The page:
Plants vs. Zombies review
Silly Popcap, plants can't protect themselves. Except, of course, the Mexican fighting trees...
I would've loved to have been in on the pitch meeting for this game - “yeah, zombies are cool, but we need something that'd make our game stand out from the thousands of generic zombie games out there... oh yeah, let's have plants that fire at zombies - genius!” I mean, this has to be one of the more out there premises for a game. We're not exactly dealing with Attack Of The Mutant Penguins or the last third of Indigo Prophecy here, but it's not exactly a concept that has any basis in reality, almost like... a video game. Yeah, remember when video games weren't about trying to be realistic? Well, this game does a fine of job of reminding us of this fact, as well as just being fun.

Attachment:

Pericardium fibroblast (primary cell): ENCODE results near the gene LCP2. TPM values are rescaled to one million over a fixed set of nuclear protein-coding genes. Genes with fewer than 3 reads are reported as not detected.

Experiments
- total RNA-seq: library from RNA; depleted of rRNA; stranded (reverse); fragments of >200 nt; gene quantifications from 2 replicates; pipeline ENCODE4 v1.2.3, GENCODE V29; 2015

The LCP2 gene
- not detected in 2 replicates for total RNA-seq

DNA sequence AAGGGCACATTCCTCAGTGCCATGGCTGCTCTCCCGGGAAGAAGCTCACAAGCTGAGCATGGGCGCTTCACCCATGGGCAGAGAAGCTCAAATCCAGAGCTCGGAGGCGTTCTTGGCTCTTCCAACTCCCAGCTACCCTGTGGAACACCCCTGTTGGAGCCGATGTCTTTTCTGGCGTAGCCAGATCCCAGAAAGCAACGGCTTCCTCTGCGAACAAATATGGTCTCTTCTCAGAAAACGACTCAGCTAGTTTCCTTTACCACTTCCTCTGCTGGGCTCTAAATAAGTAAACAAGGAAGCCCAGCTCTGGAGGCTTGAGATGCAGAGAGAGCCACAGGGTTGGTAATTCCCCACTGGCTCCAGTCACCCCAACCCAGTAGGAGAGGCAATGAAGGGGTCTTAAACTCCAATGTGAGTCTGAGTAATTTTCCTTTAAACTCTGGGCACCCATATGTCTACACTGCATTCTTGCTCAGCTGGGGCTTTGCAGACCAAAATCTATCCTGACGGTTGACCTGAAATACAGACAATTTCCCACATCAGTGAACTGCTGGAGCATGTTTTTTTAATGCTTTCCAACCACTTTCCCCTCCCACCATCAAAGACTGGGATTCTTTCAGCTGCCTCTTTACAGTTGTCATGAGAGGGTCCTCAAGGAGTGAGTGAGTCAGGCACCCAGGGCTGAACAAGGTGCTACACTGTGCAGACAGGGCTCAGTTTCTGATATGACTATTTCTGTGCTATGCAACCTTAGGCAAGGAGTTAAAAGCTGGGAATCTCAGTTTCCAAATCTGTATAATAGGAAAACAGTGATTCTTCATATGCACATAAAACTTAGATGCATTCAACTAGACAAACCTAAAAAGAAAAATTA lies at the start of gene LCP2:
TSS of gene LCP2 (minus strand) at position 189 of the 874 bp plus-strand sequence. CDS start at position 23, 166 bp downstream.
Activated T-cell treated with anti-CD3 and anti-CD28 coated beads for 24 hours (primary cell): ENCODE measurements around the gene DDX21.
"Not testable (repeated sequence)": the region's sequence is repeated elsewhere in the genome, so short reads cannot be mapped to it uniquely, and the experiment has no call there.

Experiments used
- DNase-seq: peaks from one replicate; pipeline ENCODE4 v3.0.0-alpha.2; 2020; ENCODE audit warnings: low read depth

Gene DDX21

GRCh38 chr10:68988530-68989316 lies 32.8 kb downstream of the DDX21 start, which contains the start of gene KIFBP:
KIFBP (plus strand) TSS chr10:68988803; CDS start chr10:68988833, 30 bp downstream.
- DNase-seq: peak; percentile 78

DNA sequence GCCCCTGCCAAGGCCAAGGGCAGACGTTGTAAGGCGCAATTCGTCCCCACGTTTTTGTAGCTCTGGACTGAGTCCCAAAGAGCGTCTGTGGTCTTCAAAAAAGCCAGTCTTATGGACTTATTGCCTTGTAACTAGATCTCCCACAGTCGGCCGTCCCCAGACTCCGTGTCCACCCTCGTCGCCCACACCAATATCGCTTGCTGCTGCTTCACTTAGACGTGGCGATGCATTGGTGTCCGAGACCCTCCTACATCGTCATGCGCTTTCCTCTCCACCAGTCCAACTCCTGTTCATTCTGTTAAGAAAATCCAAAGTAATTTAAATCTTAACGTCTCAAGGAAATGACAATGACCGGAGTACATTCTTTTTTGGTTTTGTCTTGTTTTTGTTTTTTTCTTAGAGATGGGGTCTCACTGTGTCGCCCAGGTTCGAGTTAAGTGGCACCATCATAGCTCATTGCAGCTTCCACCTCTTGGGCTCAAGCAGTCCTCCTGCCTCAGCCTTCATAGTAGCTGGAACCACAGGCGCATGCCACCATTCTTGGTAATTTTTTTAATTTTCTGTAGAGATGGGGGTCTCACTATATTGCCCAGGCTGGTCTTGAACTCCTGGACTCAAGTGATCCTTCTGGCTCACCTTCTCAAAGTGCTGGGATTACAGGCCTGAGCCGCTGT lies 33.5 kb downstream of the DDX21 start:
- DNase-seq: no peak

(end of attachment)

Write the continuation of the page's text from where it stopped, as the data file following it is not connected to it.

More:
The idea is to set up lines of plants so that they can either shoot down or stall the zombies, making sure they never get to the left side. If they get past your defenses via eating your plants (mmm yummy plants) and make it all the way to the left, they'll eat your brain and it's game over! It's a simple concept and for a strategy game, it's a rather simple affair. You won't need much more strategy than sheer numbers, maybe stall a group of zombies if you can't take them down quickly enough if you have enough resources (or sun, in this case) to summon something that can stall them or slow them down whilst damaging them. At the same time, it's a concept that, nevertheless, *bleep*ing works because of its simplicity and how Popcap executes it.